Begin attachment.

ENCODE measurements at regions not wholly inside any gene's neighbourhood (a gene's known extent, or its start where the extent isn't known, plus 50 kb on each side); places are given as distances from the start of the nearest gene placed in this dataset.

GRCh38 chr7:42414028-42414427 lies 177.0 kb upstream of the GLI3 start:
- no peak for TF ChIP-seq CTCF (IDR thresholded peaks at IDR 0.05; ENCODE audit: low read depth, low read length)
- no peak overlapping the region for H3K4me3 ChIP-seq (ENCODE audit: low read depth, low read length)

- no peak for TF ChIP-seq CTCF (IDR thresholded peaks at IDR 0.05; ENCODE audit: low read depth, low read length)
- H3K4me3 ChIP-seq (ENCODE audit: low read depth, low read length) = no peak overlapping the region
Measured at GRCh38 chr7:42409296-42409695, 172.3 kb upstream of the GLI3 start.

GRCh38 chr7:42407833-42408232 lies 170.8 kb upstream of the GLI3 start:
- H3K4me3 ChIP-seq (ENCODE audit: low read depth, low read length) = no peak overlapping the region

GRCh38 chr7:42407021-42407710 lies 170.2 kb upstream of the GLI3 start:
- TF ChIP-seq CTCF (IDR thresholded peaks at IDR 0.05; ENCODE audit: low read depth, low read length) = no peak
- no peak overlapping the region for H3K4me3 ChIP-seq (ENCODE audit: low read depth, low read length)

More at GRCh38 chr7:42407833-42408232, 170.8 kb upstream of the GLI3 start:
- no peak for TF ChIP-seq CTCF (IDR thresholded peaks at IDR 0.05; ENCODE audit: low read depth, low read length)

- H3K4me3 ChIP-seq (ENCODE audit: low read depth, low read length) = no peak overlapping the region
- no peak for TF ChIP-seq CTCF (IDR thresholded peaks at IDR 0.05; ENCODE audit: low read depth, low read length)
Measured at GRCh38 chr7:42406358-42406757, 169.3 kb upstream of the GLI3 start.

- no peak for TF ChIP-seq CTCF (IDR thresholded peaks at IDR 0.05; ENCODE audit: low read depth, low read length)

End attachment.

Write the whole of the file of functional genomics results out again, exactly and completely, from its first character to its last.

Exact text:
ENCODE measurements at regions not wholly inside any gene's neighbourhood (a gene's known extent, or its start where the extent isn't known, plus 50 kb on each side); places are given as distances from the start of the nearest gene placed in this dataset.

GRCh38 chr7:42414028-42414427 lies 177.0 kb upstream of the GLI3 start:
- no peak for TF ChIP-seq CTCF (IDR thresholded peaks at IDR 0.05; ENCODE audit: low read depth, low read length)
- no peak overlapping the region for H3K4me3 ChIP-seq (ENCODE audit: low read depth, low read length)

- no peak for TF ChIP-seq CTCF (IDR thresholded peaks at IDR 0.05; ENCODE audit: low read depth, low read length)
- H3K4me3 ChIP-seq (ENCODE audit: low read depth, low read length) = no peak overlapping the region
Measured at GRCh38 chr7:42409296-42409695, 172.3 kb upstream of the GLI3 start.

GRCh38 chr7:42407833-42408232 lies 170.8 kb upstream of the GLI3 start:
- H3K4me3 ChIP-seq (ENCODE audit: low read depth, low read length) = no peak overlapping the region

GRCh38 chr7:42407021-42407710 lies 170.2 kb upstream of the GLI3 start:
- TF ChIP-seq CTCF (IDR thresholded peaks at IDR 0.05; ENCODE audit: low read depth, low read length) = no peak
- no peak overlapping the region for H3K4me3 ChIP-seq (ENCODE audit: low read depth, low read length)

More at GRCh38 chr7:42407833-42408232, 170.8 kb upstream of the GLI3 start:
- no peak for TF ChIP-seq CTCF (IDR thresholded peaks at IDR 0.05; ENCODE audit: low read depth, low read length)

- H3K4me3 ChIP-seq (ENCODE audit: low read depth, low read length) = no peak overlapping the region
- no peak for TF ChIP-seq CTCF (IDR thresholded peaks at IDR 0.05; ENCODE audit: low read depth, low read length)
Measured at GRCh38 chr7:42406358-42406757, 169.3 kb upstream of the GLI3 start.

- no peak for TF ChIP-seq CTCF (IDR thresholded peaks at IDR 0.05; ENCODE audit: low read depth, low read length)